The Japanese financial authorities required the Financial Action Task Force (FATF) to realize unified crypto regulations to oversee crypto exchanges internationally with the same standard and policies on June 16. This measure was directed on preventing the applying the anonymous cryptocurrencies.
It’s nearly impossible for Japan to handle the problem alone. Even if trade is restricted to only domestic transfers or monitoring is enhanced, it’s still not enough to counter money laundering. It would be best if all the group of 20 industrial and emerging nations and regions (G20) would take the same steps toward prevention.
(Japanese Financial Services Agency)
On June 19 (Tuesday), the Japanese government demonstrated that it has demanded 5 registered and licensed crypto exchanges in the country (including bitFlyer and Quoine) to refit their internal systems, after discovering some flaws in the internal management systems of the exchanges that handle money laundering prevention and transaction monitoring.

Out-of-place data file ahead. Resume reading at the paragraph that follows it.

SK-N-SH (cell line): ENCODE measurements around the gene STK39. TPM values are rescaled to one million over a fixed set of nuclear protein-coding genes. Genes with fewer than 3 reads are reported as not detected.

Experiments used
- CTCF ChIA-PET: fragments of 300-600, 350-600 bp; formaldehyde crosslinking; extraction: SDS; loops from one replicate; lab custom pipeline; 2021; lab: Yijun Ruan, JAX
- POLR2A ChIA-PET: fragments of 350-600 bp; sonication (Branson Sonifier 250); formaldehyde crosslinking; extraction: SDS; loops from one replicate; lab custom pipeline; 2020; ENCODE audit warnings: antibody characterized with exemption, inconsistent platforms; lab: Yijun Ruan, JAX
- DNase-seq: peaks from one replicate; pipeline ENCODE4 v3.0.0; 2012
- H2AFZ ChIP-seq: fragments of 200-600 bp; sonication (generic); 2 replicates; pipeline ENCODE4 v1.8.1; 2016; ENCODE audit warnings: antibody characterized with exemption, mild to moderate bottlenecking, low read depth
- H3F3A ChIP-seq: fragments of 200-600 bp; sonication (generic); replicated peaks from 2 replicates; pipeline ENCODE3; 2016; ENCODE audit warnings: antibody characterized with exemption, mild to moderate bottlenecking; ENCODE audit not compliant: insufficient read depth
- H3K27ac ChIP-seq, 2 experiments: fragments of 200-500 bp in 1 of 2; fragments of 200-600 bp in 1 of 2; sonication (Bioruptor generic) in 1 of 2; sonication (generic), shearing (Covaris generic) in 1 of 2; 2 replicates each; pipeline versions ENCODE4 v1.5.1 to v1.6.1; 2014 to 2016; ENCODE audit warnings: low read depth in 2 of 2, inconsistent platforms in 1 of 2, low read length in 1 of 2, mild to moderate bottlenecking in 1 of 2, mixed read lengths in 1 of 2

Today, on June 22, bitFlyer ceased new account registrations and reviewed its internal management system to fix its AML and KYC processes. Local analysts have confirmed that the exchange reacted quickly to the requirement from the authorities because a previous report (published by the Mainichi Shimbun, the oldest newspaper in Japan that disclosed the Yakuza, the country’s biggest crime syndicate with over 100,000 members) declared that hundreds of millions of dollars were laundered via major cryptocurrency exchanges.